Poor performers still reaping rich rewards at the top, study finds

Nearly a third (30 per cent) of all managers ranked as underperforming were handed a bonus in 2014

Too many managers are flouting the principles of good performance management, as despite being rated as poor performers, they are still being rewarded by their employers, according to new research by the Chartered Management Institute (CMI) and XpertHR.

Data from the National Management Salary Survey 2015, which for the first time recorded performance ratings alongside pay, shows that rewarding poor performance is widespread within organisations, as nearly a third (30 per cent) of all managers ranked as underperforming were handed a bonus in 2014.

Looking at the top of organisations, the salary and performance data reveals that of those senior managers and directors whose performance was rated as ‘not meeting expectations’, almost half (45 per cent) received a financial bonus. The average bonus paid to underperforming senior managers stood at £8,873.

Ann Francke, chief executive of CMI, said:  “Too many managers are reaping the rich rewards of their positions despite being poor performers. This unacceptable discrepancy between pay and performance is even more widespread among the ranks of senior managers. Unfortunately, it seems to be a lot easier to reward poor performance than to face the awkwardness of having difficult conversations with underperforming staff.

“Change must start at the top with CEOs’ pay, as there’s plenty of scope at that level to bring pay and performance more in line. To improve performance, managers must be prepared to have honest conversations with their staff and provide regular feedback and coaching. Managers should also have clear targets and be measured against them. Organisations and their employees will only benefit from a culture in which pay closely reflects performance.”

Mark Crail, content director at XpertHR, added: “Another reason so many low performers get bonuses is that there is often a culture of rewarding past glories. The biggest and most significant indicator of whether someone will get a bonus this year is whether or not they got one last year. The longer that goes on, the more people come to rely on the money and the harder it is to stop paying it. In those circumstances, employers really should think about whether it would be better to address the level of basic pay rather than finding spurious reasons to add on an arbitrary annual bonus that has little basis in performance.”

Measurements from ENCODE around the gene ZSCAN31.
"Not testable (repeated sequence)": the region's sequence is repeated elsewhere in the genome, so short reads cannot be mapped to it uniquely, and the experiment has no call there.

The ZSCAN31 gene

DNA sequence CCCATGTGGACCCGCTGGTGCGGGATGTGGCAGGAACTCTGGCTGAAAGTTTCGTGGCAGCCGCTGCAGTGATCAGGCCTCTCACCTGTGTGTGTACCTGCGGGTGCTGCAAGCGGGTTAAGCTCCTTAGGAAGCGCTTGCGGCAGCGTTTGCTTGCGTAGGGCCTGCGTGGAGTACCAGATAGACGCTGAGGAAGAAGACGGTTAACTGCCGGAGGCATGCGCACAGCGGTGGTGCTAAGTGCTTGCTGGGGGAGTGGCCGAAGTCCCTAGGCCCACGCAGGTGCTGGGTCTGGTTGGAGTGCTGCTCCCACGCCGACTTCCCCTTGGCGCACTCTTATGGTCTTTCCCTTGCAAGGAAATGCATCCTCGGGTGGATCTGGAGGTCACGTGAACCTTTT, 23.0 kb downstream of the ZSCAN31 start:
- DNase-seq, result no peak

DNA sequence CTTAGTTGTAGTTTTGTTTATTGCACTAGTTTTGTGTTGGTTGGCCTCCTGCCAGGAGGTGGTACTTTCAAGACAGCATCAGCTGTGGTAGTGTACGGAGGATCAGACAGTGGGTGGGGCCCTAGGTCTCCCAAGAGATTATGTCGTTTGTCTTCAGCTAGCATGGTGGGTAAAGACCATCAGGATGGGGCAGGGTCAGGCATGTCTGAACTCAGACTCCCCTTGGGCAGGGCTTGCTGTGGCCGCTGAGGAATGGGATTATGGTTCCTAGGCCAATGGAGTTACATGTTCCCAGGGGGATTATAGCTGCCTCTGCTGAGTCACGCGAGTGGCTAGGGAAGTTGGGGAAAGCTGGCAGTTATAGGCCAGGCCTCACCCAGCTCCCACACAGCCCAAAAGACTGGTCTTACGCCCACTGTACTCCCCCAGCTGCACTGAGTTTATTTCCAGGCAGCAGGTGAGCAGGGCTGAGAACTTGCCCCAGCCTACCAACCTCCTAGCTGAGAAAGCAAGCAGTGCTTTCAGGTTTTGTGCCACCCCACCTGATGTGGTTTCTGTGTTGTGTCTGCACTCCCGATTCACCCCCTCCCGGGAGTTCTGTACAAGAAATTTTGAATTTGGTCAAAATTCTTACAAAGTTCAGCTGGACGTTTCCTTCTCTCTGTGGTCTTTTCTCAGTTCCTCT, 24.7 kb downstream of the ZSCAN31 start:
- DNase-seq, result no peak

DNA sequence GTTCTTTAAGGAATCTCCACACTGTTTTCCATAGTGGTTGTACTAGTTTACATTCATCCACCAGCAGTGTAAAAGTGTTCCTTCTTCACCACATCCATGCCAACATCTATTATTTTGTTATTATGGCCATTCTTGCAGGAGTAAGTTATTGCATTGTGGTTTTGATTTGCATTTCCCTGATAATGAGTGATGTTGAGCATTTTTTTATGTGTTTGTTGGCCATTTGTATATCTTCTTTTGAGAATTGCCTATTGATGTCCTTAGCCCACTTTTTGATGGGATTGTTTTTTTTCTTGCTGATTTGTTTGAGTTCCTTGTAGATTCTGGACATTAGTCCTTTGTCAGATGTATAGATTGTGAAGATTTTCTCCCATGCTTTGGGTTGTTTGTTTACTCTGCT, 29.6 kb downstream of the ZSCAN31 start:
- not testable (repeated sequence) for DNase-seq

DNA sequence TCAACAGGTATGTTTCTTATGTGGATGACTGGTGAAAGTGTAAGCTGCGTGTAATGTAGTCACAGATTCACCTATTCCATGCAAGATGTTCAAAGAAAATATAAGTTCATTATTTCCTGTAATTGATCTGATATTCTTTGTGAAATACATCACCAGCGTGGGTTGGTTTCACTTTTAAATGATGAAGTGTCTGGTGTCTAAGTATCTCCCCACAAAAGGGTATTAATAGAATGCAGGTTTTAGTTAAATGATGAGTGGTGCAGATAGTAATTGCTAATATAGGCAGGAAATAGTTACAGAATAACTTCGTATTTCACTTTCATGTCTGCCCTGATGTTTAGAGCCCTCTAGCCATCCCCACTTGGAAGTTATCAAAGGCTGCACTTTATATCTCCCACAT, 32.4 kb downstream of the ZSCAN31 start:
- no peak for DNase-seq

In other findings, the number of employers experiencing problems recruiting new staff has risen significantly in the past year, from 79 per cent in the 2014 survey to 89 per cent in 2015. The main recruitment issues cited by organisations were difficulty in recruiting people with specific skills (75 per cent), while 37 per cent cite a poor quality of applicants which indicates a skills shortage emerging among UK managers.

Competition for skills is being driven in part by an increase in labour turnover, which has leapt from 4.8 per cent in 2014 to 11.4 per cent in 2015. Resignations account for 64 per cent of labour turnover, compared to just 13 per cent who were made redundant.

Francke said: A toxic recruitment environment has been created by employers failing to invest in management training and addressing poor performance. The data show that managers are on the move again, and those with the most desirable skill sets are able to demand greater pay and higher bonuses – often without any link to performance targets.

“If employers are to regain the loyalty of their staff and create a working environment that attracts the very best talent in the UK, training and development programmes are critical. By helping staff to achieve their full potential and only rewarding good performance, companies will be reaping the rewards of their investment for many years to come.”

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